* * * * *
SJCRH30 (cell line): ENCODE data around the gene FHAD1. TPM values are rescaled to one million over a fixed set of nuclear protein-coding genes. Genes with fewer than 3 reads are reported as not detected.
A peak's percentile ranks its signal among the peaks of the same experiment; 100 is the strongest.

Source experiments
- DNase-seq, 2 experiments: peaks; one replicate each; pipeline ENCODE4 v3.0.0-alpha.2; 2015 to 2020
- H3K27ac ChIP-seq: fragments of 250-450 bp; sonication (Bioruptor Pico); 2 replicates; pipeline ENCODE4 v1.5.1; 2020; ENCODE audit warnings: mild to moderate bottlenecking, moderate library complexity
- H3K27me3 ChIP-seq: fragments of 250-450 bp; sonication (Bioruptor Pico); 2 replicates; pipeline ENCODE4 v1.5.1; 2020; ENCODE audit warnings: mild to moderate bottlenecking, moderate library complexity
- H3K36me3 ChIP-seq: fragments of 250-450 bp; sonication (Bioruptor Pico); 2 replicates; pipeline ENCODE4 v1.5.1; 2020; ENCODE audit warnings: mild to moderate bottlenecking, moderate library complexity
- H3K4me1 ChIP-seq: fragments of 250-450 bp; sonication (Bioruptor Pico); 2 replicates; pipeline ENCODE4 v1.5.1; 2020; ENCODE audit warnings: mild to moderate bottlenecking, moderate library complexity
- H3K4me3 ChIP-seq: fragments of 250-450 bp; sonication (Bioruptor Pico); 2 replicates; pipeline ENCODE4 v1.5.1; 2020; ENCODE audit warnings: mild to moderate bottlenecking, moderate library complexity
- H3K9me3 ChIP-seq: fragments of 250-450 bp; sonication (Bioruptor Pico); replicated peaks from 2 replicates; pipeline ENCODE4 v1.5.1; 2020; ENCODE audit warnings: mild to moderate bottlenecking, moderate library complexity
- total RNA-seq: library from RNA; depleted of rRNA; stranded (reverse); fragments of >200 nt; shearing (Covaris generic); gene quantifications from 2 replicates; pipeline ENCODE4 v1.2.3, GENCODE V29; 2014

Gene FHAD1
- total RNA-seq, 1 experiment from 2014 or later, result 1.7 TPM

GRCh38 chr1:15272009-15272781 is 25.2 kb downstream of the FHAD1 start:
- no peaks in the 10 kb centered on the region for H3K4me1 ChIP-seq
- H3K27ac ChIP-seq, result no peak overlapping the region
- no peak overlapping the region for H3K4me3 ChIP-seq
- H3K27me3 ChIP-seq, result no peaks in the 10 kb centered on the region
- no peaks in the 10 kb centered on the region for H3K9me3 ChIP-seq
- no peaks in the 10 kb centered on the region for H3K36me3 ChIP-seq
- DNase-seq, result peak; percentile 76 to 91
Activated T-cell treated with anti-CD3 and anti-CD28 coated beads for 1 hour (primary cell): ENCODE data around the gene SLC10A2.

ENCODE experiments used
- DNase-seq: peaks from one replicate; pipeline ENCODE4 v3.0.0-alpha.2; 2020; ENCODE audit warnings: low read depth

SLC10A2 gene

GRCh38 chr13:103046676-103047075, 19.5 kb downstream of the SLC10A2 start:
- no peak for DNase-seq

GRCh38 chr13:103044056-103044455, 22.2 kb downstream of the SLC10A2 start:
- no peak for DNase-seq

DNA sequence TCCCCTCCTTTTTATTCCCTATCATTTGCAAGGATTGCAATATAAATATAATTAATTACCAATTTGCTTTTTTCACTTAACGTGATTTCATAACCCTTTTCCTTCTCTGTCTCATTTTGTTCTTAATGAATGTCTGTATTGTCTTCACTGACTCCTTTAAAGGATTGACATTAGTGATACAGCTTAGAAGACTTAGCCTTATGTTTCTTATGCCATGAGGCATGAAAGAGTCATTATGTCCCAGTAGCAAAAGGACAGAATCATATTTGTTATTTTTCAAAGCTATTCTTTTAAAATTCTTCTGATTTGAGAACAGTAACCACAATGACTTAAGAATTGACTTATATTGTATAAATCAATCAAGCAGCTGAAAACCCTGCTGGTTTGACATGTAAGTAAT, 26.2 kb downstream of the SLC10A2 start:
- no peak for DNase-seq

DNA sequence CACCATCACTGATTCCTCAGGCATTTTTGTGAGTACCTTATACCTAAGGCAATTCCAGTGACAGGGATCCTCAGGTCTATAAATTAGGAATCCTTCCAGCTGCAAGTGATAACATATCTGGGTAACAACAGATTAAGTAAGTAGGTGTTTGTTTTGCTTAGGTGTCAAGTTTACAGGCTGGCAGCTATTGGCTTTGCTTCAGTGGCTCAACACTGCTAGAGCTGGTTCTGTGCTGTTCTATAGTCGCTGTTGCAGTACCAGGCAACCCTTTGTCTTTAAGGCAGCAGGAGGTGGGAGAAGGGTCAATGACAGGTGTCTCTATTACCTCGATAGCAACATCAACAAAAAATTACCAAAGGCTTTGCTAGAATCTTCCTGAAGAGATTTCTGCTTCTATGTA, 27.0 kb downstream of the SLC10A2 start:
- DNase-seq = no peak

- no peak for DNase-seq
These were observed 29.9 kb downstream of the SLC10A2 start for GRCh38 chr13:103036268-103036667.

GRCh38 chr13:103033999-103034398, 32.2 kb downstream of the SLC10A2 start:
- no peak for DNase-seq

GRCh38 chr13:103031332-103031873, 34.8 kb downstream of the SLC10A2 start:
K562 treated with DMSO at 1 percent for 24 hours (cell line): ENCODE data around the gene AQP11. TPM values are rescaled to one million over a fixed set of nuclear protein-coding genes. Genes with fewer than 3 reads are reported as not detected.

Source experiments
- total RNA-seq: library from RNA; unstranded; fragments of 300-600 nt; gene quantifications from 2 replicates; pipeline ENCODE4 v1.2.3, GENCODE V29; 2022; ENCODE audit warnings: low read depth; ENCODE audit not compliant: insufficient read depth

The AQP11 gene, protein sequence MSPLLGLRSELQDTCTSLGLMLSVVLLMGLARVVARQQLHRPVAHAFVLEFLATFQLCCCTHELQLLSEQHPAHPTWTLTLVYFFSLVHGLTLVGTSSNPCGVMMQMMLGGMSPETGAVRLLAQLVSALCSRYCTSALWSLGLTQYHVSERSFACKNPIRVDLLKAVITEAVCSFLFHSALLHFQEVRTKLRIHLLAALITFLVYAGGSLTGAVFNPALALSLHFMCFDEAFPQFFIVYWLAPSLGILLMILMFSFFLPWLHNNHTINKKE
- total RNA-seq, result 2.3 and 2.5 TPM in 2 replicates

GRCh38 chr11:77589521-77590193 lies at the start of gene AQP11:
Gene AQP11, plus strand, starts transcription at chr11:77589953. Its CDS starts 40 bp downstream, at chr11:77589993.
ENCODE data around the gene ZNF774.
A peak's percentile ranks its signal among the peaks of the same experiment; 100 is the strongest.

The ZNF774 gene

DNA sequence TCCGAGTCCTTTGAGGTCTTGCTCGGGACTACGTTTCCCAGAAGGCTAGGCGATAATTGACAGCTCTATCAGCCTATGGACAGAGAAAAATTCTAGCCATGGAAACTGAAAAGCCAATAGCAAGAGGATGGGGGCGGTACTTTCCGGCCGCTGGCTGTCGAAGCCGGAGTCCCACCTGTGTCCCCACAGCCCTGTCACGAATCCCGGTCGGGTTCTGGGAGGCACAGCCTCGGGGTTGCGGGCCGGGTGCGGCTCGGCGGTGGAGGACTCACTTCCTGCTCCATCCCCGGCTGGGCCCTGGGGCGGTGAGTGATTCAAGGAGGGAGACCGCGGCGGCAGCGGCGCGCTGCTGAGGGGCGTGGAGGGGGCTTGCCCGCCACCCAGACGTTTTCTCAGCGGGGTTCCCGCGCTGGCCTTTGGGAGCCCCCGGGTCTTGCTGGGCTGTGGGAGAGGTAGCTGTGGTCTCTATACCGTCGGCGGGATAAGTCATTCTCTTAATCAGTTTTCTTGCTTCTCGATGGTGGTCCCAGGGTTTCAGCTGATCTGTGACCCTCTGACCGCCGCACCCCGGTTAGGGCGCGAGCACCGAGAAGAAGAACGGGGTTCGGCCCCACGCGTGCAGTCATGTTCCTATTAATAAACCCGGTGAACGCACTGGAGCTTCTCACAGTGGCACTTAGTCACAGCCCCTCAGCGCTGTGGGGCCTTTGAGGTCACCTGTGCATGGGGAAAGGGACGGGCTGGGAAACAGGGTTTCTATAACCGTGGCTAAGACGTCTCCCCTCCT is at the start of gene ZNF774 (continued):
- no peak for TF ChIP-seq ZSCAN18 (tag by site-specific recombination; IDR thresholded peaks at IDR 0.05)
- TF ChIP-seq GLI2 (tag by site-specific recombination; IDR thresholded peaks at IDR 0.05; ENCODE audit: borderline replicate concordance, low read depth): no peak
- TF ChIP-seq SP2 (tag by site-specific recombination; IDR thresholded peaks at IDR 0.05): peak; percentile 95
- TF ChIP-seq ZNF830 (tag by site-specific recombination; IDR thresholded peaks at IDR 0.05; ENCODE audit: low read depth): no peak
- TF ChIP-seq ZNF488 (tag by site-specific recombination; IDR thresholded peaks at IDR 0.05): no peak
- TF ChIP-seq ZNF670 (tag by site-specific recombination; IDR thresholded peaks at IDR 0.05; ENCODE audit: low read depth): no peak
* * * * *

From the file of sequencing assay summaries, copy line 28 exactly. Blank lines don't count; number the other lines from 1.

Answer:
GRCh38 chr13:103044056-103044455, 22.2 kb downstream of the SLC10A2 start: